Russia-linked hacker group Fancy Bear has been reportedly targeting employees of major defence contractors working on sensitive military technology projects, including drones, missiles, stealth fighter jets and more.
According to an Associated Press investigation, 40% of 87 US defence contractors who were targeted by hackers clicked on malicious phishing links sent to them via email, possibly compromising their personal accounts and classified information. The AP investigation relied on email phishing data tracked by cybersecurity firm Secureworks between March 2015 and May 2016.
Fancy Bear targeted a slew of employees at both major and small defence companies, including Lockheed Martin, Boeing, Airbus and General Atomics among others. The hackers mostly targeted victims' personal Gmail accounts along with a few corporate accounts.
According to the news agency, 15 targets worked specifically on militarised drones including a drone sensor specialist at General Atomics and a senior engineer working on the X-37B, the secretive unmanned space plane, at Boeing.
Retired Air Force major general James Poss, who ran a partnership on drone research for the Federal Aviation Administration, said he was also sent a dubious phishing link in an email designed to look like a Google security alert. "I clicked on it and instantly knew that I had been had," he told the AP. He said he quickly realised the error before he could enter his credentials.
It is not clear how many employees fell victim to these phishing attacks or the extent of data compromised. However, the compromising of personal Gmail accounts could lead to further attacks on more valuable targets or the exploitation of any sensitive, personal details if found.
Upon reviewing the list of names targeted, Charles Sowell, a former senior adviser to the US Office of the Director of National Intelligence who was also targeted, told the AP: "The programmes that they appear to target and the people who work on those programmes are some of the most forward-leaning, advanced technologies.
"And if those programmes are compromised in any way, then our competitive advantage and our defence is compromised. That's what's really scary."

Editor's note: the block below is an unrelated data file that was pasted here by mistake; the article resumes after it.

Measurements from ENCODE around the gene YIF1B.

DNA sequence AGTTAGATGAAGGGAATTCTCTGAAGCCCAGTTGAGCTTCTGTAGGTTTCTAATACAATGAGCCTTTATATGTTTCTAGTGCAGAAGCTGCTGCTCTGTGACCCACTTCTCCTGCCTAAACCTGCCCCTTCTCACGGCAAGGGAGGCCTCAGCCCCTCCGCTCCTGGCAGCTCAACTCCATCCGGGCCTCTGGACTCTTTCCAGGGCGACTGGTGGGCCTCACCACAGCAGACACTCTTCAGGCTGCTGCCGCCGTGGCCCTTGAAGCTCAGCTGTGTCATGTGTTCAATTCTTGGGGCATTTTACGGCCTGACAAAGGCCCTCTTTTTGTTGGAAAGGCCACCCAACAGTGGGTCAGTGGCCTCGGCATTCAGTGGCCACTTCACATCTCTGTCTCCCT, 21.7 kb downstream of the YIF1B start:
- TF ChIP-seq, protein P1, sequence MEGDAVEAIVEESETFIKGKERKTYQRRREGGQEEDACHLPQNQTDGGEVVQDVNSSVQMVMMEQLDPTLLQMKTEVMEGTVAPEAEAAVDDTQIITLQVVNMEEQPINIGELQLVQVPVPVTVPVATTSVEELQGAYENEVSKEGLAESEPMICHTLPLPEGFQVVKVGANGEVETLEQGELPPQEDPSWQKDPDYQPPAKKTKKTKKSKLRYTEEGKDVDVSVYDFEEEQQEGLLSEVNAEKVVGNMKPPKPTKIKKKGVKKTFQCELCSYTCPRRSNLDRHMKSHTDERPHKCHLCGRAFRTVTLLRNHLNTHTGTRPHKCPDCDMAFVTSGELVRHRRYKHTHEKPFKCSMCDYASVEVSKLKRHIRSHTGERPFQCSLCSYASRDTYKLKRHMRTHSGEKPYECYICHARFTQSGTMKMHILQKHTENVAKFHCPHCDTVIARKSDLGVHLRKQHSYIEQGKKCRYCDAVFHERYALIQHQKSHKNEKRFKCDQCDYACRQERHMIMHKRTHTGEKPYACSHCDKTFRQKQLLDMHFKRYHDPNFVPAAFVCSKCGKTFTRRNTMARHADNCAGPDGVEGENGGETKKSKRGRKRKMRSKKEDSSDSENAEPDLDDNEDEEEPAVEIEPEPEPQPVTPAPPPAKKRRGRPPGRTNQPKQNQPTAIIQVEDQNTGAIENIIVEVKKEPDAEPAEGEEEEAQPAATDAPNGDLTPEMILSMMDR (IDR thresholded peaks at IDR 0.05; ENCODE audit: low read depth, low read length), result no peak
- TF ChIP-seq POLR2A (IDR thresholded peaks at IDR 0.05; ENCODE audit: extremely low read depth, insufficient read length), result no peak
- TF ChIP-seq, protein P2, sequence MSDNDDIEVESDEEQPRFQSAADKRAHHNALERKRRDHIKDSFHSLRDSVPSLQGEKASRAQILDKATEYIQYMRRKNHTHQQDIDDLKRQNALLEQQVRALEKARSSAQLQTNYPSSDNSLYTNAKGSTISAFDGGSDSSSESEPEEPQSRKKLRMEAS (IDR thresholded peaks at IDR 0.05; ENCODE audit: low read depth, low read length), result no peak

Fancy Bear, also known as APT 28 or Strontrium is widely believed to have hacked the Democratic National Committee (DNC) during the 2016 US presidential election and the German Parliament in 2015. US intelligence agencies have concluded that Fancy Bear is linked to the Kremlin and hacked the DNC as part of a wider influence campaign to tip the vote in Donald Trump's favour.
The Kremlin has vehemently denied any links to the group or efforts to meddle in foreign elections.
The hacking group has also targeted the World Anti-Doping Agency, the International Association of Athletics Federation, the International Olympic Committee and several other international sports organisations such as the International Luge Federation (FIL).
In January, Trend Micro said the group has been targeting the US Senate to swipe official credentials for espionage purposes as well.
Meanwhile, the AP notes that just one person of the 31 phishing attack targets they reached out to received a warning from US officials. They told the news agency that the FBI was aware of Fancy Bear's phishing efforts targeting defence contractors for more than a year.
One unidentified senior FBI official said that the bureau has been swamped with the number of targets and attempted cyberattacks. "It's a matter of triaging to the best of our ability the volume of the targets who are out there," the person noted.
According to an investigation by the AP last year, the FBI failed to inform "scores" of US government officials that Fancy Bear was trying to infiltrate their emails. Many of the targeted individuals were long-retired while others still held government positions and had security clearances.
These reports emerge as Russia continues to develop increasingly advanced and sophisticated drones over the past few years to better their own defence systems. Earlier this week, Russia's defense ministry said the Zhukovsky-Gagarin Air Force Academy will soon unveil a bird-shaped drone designed for reconnaissance missions at Innovations Day, TASS reported.
In December last year, the country's Federal Security Service (FSB) said Russia is currently working on new-generation drones and robotics control systems for security services.
"Efforts continue to put into operation the latest armament systems and technical means developed by departmental specialists and unrivalled in the world," FSB Chief Alexander Bortnikov told the Russian government daily Rossiyskaya Gazeta. "Work is underway to develop promising drones and systems for control of ground-and air-based robotic complexes, and also armored transport and fighting vehicles with the enhanced cross-country capacity, speed and protection."